PELHAM, Ala. -- Many youngsters and young Soldiers have visions of heroism, facing an insurmountable foe against overwhelming odds and surviving as a hero or going down in a blaze of glory.

For Army 2nd Lt. Matthew Blount, this was never the case. His motivation for everything he did, in and out of the Army uniform, was service - to his family, his community and to his country.

"He was all about self-sacrifice," said Chief Warrant Officer 2 Troy Tarazon at Blount's burial service in Alabama, March 13. "He was not about himself, ever." Blount passed away on March 10 of this year after having fought both leukemia and cancer, less than 72 hours after he realized his dream of an Army commission.

"When I think of the traits of a good Soldier, Matt comes to mind as that example," said Army Reserve Ambassador and retired Maj. Gen. James W. Darden who was the guest speaker at the event. "This young man did everything he did, not for personal gain, but for the protection of others." Darden compared Blount to various examples of biblical heroes to illustrate his desire to serve his fellow man.

On December 15, at the First Baptist Church of Pelham, a special service was held for the installation of a stained glass window in memory of his service as a Boy Scout leader, a combat medic and a pillar of his church community. The image is that of a praying Soldier, down on one knee next to a cross with a descending dove above it. Since Blount was a medic in northern Iraq, a medic's bag sits on the ground next to the Soldier. There is a shadowed U.S. flag in the background and an Eagle Scout badge in the bottom corner, also in shadow.

The idea for the Praying Soldier design came to his father, retired Command Sgt. Maj. Barry Blount as the "key thing" that defined his son's spirit. As a 21-year-old in sergeant in 2003, his son was the senior medic in his unit supervising three others. "He prayed every night that he did not lose his cool and that everything he had been taught would work," his father said. "Because the life of that Soldier, he had to live with." Blount said his son worried every night whether or not as a medic he had done the right things which was why for the greater peace of mind he had chosen to commission as a military police officer and not as a medical officer.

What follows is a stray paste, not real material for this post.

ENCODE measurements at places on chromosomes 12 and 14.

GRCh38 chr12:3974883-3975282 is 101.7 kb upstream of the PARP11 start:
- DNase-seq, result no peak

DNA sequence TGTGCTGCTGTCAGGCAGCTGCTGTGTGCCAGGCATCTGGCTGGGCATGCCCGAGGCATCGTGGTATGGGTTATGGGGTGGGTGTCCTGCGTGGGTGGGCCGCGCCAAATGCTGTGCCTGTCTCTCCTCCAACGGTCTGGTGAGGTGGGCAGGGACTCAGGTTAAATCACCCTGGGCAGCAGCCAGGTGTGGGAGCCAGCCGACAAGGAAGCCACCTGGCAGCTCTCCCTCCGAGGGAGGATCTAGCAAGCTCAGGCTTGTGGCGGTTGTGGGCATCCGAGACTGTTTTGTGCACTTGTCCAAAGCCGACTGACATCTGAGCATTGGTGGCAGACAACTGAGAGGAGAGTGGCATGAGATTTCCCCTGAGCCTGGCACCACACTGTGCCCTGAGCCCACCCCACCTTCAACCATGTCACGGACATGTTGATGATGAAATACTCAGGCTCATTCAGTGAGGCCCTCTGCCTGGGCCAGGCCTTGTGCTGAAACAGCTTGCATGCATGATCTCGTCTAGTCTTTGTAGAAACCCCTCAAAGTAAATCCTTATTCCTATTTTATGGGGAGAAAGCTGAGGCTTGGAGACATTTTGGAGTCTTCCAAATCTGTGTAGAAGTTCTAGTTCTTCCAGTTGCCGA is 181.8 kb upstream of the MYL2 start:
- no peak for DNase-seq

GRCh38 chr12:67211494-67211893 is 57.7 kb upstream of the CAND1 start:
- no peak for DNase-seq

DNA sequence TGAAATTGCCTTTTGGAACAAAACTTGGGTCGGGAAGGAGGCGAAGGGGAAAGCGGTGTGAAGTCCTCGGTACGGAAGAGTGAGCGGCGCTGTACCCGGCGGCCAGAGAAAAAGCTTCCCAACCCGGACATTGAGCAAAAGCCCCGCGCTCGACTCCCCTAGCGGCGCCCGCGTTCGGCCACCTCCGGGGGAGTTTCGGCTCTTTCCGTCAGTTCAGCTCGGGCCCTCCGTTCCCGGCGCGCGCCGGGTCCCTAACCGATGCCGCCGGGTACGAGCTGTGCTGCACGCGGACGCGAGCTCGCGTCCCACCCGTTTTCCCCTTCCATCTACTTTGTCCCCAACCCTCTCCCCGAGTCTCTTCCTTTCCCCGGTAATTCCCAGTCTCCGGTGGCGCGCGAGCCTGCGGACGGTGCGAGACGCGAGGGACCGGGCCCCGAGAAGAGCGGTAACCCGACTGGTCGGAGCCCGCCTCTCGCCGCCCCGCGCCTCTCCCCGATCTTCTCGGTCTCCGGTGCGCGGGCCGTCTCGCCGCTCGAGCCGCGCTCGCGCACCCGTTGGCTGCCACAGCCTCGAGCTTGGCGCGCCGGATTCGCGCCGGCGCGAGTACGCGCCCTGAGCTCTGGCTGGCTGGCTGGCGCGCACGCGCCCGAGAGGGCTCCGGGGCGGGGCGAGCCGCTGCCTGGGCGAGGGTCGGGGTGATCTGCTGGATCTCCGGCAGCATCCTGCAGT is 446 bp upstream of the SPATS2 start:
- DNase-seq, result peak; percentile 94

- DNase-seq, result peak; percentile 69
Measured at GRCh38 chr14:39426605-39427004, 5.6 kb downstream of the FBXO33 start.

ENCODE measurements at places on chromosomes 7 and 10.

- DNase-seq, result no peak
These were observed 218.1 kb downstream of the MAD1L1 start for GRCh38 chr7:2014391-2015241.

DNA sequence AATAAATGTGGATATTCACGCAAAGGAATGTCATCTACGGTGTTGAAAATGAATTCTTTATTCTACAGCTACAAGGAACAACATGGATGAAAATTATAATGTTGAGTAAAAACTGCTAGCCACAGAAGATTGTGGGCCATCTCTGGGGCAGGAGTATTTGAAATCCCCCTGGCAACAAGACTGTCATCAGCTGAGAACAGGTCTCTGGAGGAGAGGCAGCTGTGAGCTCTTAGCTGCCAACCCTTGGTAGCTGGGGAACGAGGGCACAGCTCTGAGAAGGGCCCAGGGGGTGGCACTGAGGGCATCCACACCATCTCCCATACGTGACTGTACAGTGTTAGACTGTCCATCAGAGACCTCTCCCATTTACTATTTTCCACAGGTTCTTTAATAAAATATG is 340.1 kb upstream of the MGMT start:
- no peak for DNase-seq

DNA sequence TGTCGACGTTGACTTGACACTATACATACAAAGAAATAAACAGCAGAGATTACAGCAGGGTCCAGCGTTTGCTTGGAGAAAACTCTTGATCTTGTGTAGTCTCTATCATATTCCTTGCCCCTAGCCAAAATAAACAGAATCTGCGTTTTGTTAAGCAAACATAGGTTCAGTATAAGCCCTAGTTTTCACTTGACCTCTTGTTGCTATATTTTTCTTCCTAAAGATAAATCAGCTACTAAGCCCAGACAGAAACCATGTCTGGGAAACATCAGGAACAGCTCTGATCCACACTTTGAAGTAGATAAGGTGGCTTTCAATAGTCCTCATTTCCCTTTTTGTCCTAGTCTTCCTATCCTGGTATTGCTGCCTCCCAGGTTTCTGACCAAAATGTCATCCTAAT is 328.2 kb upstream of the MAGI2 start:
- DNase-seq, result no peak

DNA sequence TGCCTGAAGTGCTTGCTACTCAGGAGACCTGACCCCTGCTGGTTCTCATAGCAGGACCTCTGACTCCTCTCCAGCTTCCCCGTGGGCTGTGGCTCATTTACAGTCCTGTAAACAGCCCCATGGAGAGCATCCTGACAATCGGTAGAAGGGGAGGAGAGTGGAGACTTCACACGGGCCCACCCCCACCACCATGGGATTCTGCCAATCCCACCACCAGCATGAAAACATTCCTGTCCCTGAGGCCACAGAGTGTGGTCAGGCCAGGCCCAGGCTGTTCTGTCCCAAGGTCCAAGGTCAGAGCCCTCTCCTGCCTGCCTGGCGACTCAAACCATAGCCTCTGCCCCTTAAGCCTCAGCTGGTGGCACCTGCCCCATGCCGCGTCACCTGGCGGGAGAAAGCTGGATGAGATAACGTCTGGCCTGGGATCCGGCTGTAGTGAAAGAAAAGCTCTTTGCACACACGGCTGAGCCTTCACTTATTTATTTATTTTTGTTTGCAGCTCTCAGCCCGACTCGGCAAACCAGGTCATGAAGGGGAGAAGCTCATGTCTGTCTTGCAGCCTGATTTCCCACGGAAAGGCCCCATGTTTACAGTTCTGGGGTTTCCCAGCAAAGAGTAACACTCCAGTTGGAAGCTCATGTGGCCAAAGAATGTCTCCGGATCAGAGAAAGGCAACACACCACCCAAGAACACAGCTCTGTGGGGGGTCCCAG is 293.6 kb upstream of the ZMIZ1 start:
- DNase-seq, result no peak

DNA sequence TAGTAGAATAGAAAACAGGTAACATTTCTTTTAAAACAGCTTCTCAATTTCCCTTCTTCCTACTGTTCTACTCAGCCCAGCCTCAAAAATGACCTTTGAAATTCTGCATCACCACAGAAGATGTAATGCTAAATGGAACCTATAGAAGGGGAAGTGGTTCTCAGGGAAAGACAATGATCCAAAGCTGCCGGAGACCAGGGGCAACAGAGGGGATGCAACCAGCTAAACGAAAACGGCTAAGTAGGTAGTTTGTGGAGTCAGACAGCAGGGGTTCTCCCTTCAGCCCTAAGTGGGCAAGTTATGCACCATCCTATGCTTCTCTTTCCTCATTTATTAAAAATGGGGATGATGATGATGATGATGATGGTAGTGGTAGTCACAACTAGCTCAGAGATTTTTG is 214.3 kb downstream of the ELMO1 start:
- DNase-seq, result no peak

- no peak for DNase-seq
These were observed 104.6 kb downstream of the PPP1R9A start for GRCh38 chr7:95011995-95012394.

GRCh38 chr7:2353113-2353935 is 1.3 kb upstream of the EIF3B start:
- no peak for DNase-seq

The window itself is much more than colored glass taking up the space in a wall. "This window represents a life achievement that was unscripted for our son that embodied everything that you see here, everything that he believed," said Terrie Blount, Matt Blount's mother. "He really wanted to help people, that was his mindset." She said he had not wanted to be an infantry Soldier or anything that might put him in a position to cause harm to others. "He was an Eagle Scout, always prepared and he was a believer, a Soldier of Christ." Although not represented in the window, Blount was also a husband and father, a son and a brother. His older brother was in the Army Reserve and his younger brother is still on active duty stationed in Germany.
For us, [the window] is a constant reminder that a short life, well lived, goes a long way in really having a legacy that other people can strive toward," she said. "It's a piece of Matt that can be a testimony of what he endeavored to be."

The window is the first of its kind in the church, in that it doesn't portray a biblical story but the result of such stories that were embedded in the spirit of a Soldier who lived a life that also exemplified the Army value of selfless service. Although a headline at the time of his passing read "An honorable finish," it is not the end of Matthew Blount's heroic legacy -- a short life, well lived for the benefit of others.